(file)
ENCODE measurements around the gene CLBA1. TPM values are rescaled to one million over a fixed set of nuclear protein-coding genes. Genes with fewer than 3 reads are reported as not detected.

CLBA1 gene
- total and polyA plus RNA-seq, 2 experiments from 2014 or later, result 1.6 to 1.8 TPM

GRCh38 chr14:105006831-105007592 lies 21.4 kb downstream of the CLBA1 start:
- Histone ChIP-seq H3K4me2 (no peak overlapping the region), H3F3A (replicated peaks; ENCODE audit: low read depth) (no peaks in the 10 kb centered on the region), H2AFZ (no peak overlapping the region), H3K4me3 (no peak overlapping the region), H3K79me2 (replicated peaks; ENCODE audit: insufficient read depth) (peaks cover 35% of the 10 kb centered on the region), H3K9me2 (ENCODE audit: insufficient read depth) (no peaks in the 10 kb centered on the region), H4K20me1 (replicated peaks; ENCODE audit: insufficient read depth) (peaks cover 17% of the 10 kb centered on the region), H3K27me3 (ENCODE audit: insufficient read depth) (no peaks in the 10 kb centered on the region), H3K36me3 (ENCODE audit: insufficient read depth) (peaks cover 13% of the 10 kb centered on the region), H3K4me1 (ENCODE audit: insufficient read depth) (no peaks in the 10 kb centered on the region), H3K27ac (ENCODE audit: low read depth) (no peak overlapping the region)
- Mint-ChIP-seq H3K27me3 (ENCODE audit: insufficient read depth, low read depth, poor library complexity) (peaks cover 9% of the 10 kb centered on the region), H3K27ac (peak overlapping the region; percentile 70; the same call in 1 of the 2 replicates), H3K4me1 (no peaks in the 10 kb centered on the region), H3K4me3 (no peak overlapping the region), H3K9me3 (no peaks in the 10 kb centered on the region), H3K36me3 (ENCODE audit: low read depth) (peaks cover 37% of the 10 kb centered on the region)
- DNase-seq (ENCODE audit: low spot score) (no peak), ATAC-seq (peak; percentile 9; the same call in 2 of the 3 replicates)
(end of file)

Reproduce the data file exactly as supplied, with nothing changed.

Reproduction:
ENCODE measurements around the gene CLBA1. TPM values are rescaled to one million over a fixed set of nuclear protein-coding genes. Genes with fewer than 3 reads are reported as not detected.

CLBA1 gene
- total and polyA plus RNA-seq, 2 experiments from 2014 or later, result 1.6 to 1.8 TPM

GRCh38 chr14:105006831-105007592 lies 21.4 kb downstream of the CLBA1 start:
- Histone ChIP-seq H3K4me2 (no peak overlapping the region), H3F3A (replicated peaks; ENCODE audit: low read depth) (no peaks in the 10 kb centered on the region), H2AFZ (no peak overlapping the region), H3K4me3 (no peak overlapping the region), H3K79me2 (replicated peaks; ENCODE audit: insufficient read depth) (peaks cover 35% of the 10 kb centered on the region), H3K9me2 (ENCODE audit: insufficient read depth) (no peaks in the 10 kb centered on the region), H4K20me1 (replicated peaks; ENCODE audit: insufficient read depth) (peaks cover 17% of the 10 kb centered on the region), H3K27me3 (ENCODE audit: insufficient read depth) (no peaks in the 10 kb centered on the region), H3K36me3 (ENCODE audit: insufficient read depth) (peaks cover 13% of the 10 kb centered on the region), H3K4me1 (ENCODE audit: insufficient read depth) (no peaks in the 10 kb centered on the region), H3K27ac (ENCODE audit: low read depth) (no peak overlapping the region)
- Mint-ChIP-seq H3K27me3 (ENCODE audit: insufficient read depth, low read depth, poor library complexity) (peaks cover 9% of the 10 kb centered on the region), H3K27ac (peak overlapping the region; percentile 70; the same call in 1 of the 2 replicates), H3K4me1 (no peaks in the 10 kb centered on the region), H3K4me3 (no peak overlapping the region), H3K9me3 (no peaks in the 10 kb centered on the region), H3K36me3 (ENCODE audit: low read depth) (peaks cover 37% of the 10 kb centered on the region)
- DNase-seq (ENCODE audit: low spot score) (no peak), ATAC-seq (peak; percentile 9; the same call in 2 of the 3 replicates)